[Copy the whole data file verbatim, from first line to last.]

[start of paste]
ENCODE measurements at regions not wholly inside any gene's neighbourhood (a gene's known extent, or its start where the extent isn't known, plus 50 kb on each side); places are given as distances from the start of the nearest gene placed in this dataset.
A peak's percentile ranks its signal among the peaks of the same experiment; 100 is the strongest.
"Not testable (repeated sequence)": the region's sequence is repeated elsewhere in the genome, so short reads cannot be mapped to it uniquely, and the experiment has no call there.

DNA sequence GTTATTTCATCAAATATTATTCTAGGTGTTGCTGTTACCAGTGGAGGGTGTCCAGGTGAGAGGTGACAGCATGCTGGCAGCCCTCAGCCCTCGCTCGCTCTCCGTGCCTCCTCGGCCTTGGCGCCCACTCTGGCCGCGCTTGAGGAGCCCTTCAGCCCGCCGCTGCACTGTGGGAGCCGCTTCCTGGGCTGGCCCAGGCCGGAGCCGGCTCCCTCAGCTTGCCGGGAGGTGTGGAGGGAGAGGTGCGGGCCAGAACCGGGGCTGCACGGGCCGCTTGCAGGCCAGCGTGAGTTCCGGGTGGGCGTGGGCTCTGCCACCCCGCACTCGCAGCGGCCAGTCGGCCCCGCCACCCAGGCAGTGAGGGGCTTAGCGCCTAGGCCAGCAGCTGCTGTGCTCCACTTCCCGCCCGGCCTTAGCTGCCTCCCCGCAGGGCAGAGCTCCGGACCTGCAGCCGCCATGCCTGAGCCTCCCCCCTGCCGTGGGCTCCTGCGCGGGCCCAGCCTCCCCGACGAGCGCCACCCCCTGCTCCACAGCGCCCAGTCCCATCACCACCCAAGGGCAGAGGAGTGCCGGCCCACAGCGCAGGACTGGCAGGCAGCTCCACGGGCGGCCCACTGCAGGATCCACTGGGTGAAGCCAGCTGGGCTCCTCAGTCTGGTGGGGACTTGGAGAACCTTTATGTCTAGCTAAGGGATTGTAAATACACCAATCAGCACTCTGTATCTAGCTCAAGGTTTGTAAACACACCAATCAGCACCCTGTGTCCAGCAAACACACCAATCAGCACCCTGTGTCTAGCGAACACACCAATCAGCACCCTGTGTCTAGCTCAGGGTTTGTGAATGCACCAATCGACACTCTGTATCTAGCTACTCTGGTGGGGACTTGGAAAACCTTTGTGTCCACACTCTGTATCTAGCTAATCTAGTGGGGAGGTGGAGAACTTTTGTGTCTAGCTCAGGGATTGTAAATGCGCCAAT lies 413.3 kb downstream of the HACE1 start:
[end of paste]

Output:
ENCODE measurements at regions not wholly inside any gene's neighbourhood (a gene's known extent, or its start where the extent isn't known, plus 50 kb on each side); places are given as distances from the start of the nearest gene placed in this dataset.
A peak's percentile ranks its signal among the peaks of the same experiment; 100 is the strongest.
"Not testable (repeated sequence)": the region's sequence is repeated elsewhere in the genome, so short reads cannot be mapped to it uniquely, and the experiment has no call there.

DNA sequence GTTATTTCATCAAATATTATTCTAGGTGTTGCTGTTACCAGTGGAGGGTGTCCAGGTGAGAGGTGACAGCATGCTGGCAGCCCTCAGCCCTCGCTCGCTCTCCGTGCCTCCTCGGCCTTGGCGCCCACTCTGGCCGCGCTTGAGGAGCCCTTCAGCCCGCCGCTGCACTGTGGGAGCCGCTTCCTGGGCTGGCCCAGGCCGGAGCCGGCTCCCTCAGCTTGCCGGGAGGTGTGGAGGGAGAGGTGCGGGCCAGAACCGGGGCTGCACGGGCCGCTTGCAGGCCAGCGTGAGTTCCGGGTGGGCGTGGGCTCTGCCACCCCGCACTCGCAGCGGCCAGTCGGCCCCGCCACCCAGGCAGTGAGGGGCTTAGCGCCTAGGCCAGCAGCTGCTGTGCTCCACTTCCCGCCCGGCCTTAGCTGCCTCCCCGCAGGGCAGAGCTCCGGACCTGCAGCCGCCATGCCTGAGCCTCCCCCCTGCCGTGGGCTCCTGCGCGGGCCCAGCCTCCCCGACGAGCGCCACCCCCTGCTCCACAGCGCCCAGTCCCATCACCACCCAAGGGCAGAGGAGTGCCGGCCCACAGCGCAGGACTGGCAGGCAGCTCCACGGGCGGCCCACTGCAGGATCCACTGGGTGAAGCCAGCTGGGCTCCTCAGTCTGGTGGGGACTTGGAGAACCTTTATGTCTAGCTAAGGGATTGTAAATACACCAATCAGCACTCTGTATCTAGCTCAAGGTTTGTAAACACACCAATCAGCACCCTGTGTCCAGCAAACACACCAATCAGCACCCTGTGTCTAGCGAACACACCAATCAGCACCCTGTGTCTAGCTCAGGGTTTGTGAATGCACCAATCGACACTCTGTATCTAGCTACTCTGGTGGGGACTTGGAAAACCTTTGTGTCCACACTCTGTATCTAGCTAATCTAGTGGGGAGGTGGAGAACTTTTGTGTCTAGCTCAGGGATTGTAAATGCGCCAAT lies 413.3 kb downstream of the HACE1 start: